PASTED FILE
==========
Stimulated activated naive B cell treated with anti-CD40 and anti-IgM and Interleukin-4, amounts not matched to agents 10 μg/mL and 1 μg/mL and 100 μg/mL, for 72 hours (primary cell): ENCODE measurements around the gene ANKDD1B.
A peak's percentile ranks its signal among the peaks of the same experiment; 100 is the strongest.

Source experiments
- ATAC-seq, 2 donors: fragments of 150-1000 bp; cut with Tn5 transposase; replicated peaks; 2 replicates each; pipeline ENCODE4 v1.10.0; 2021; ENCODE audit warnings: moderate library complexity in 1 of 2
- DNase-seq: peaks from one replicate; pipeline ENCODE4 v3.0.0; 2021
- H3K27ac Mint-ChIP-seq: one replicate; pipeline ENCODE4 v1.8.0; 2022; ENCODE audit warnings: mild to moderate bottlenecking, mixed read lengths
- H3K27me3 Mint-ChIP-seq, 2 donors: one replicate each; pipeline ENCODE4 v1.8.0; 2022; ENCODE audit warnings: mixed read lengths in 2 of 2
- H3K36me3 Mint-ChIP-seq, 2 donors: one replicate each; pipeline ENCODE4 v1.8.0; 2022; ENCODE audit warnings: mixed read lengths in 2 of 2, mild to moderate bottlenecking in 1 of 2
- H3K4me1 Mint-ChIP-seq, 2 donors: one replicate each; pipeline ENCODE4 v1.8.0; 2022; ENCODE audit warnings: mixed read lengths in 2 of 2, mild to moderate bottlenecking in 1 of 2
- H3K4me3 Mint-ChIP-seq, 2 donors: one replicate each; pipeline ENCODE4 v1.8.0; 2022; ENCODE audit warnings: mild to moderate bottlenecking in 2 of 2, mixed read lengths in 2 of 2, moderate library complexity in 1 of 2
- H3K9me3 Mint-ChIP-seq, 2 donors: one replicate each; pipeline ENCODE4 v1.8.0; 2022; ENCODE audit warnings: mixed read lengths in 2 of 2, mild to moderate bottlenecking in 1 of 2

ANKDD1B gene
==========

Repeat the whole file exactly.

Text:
Stimulated activated naive B cell treated with anti-CD40 and anti-IgM and Interleukin-4, amounts not matched to agents 10 μg/mL and 1 μg/mL and 100 μg/mL, for 72 hours (primary cell): ENCODE measurements around the gene ANKDD1B.
A peak's percentile ranks its signal among the peaks of the same experiment; 100 is the strongest.

Source experiments
- ATAC-seq, 2 donors: fragments of 150-1000 bp; cut with Tn5 transposase; replicated peaks; 2 replicates each; pipeline ENCODE4 v1.10.0; 2021; ENCODE audit warnings: moderate library complexity in 1 of 2
- DNase-seq: peaks from one replicate; pipeline ENCODE4 v3.0.0; 2021
- H3K27ac Mint-ChIP-seq: one replicate; pipeline ENCODE4 v1.8.0; 2022; ENCODE audit warnings: mild to moderate bottlenecking, mixed read lengths
- H3K27me3 Mint-ChIP-seq, 2 donors: one replicate each; pipeline ENCODE4 v1.8.0; 2022; ENCODE audit warnings: mixed read lengths in 2 of 2
- H3K36me3 Mint-ChIP-seq, 2 donors: one replicate each; pipeline ENCODE4 v1.8.0; 2022; ENCODE audit warnings: mixed read lengths in 2 of 2, mild to moderate bottlenecking in 1 of 2
- H3K4me1 Mint-ChIP-seq, 2 donors: one replicate each; pipeline ENCODE4 v1.8.0; 2022; ENCODE audit warnings: mixed read lengths in 2 of 2, mild to moderate bottlenecking in 1 of 2
- H3K4me3 Mint-ChIP-seq, 2 donors: one replicate each; pipeline ENCODE4 v1.8.0; 2022; ENCODE audit warnings: mild to moderate bottlenecking in 2 of 2, mixed read lengths in 2 of 2, moderate library complexity in 1 of 2
- H3K9me3 Mint-ChIP-seq, 2 donors: one replicate each; pipeline ENCODE4 v1.8.0; 2022; ENCODE audit warnings: mixed read lengths in 2 of 2, mild to moderate bottlenecking in 1 of 2

ANKDD1B gene